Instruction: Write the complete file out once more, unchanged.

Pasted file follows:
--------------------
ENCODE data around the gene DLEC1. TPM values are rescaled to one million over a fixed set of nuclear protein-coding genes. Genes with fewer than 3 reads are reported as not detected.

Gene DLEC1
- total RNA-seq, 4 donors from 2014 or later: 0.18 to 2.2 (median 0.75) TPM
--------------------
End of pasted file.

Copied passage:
ENCODE data around the gene DLEC1. TPM values are rescaled to one million over a fixed set of nuclear protein-coding genes. Genes with fewer than 3 reads are reported as not detected.

Gene DLEC1
- total RNA-seq, 4 donors from 2014 or later: 0.18 to 2.2 (median 0.75) TPM